Left out in the social media cold - Flickr: im pastor rickWhile there were a stream of questions in the tweet-cloud, the questions that were addressed (and answered) were those entered into the actual webinar hosting platform.  Those attendees (like myself) posting questions to the webinar hashtag were left out in the cold of the Twitter-sphere (even though we were encouraged to use Twitter for questions).

Great, You’re Social, Now Begin Actively Listening

Speaking from experience, it is not easy to present, maintain a decent pace, track time, and monitor audience questions/engagement…especially in a live webinar.  The fact that these presenters were, at least, aware of the activity on Twitter is better than many other webinars I’ve attended.

However, to truly turn ‘social’ into ‘dialog’ we have to put the right supporting processes in place in advance of encouraging audiences to social channels.

There are two simple steps to ensuring your next social-supported presentation creates dialog:

#1 Structure Your Social Search To Find Questions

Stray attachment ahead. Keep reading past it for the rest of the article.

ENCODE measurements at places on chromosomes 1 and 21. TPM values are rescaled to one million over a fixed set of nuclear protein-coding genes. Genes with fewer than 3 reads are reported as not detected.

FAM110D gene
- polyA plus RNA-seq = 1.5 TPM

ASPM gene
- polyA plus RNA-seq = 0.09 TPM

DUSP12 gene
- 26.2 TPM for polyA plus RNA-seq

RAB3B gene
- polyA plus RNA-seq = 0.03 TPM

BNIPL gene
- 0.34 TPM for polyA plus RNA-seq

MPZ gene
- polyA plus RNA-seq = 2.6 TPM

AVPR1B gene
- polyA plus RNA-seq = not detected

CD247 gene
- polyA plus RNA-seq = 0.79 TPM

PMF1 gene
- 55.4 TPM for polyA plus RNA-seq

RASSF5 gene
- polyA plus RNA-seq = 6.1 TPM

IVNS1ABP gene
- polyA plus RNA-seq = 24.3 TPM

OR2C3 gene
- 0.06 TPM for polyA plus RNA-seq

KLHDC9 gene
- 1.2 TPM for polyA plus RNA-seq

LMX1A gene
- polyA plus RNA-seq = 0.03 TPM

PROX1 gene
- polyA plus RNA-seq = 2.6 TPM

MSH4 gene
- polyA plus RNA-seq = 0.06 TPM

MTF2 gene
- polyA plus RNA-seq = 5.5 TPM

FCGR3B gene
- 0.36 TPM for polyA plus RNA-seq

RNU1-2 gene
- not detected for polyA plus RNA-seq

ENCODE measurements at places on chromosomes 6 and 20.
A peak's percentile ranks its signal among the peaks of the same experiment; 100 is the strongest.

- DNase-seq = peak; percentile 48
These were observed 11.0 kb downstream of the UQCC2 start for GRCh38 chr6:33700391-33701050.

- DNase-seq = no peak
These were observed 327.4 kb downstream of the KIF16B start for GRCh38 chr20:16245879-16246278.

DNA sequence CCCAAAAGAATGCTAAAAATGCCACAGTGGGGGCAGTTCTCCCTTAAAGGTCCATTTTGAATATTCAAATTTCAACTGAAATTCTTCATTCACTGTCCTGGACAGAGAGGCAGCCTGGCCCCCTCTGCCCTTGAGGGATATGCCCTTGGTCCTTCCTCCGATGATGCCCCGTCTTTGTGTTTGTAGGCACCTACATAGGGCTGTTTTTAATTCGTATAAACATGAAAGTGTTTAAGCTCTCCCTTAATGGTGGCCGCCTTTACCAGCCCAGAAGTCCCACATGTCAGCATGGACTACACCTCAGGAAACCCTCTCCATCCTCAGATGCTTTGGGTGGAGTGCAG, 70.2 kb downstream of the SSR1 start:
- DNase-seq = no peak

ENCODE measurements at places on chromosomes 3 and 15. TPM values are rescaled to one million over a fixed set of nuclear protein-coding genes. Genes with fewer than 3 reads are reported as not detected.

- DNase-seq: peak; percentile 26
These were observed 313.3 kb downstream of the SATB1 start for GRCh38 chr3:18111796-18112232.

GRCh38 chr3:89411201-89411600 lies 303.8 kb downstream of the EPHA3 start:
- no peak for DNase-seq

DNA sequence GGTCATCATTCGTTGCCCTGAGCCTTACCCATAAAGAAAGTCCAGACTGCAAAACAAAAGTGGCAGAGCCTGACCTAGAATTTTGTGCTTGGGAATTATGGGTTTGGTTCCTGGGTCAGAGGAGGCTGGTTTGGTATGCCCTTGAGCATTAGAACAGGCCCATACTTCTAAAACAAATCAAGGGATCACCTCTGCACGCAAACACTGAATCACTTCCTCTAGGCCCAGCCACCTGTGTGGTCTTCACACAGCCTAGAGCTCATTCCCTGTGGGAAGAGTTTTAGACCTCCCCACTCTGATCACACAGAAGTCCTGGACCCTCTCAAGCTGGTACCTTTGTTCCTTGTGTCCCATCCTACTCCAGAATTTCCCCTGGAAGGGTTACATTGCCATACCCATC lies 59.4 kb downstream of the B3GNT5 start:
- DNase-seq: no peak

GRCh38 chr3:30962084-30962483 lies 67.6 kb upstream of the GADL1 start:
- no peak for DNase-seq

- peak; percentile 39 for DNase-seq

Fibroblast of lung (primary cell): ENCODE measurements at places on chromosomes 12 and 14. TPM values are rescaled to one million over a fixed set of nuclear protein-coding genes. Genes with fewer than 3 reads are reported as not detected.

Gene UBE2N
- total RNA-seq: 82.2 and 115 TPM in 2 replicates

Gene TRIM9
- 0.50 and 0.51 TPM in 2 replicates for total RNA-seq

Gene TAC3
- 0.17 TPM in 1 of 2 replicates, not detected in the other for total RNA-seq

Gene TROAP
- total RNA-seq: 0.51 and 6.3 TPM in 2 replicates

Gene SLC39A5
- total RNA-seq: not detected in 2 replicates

Most commonly, we are driving audience members to Twitter (supported by a hashtag) for their accompanying dialog.  When setting up your next presentation make sure you are doing the following to explicitly ‘find’ questions:

  1. Searching Social During Your PresentationsAdvanced Search – create a search in Twitter or, better yet, your favorite Twitter client using your presentation hashtag (e.g. #mypresentation) and the ‘?’ search operator (e.g. #mypresentation ?).
  2. Designate A Search Moderator – find a person that can specifically monitor the ‘question’ searches and respond or collect them for later reponse.
    1. It’s Just You – use a Twitter client with alerts (like TweetDeck) and stored searches for you to refer back to during Q&A.

#2 Encourage the Community to Respond

Depending on your topic and audience, leverage the knowledge in your audience to help field the questions of other attendees.  At the outset of the presentation, encourage your audience to follow the hashtag as well and to answer their fellow attendees’ questions.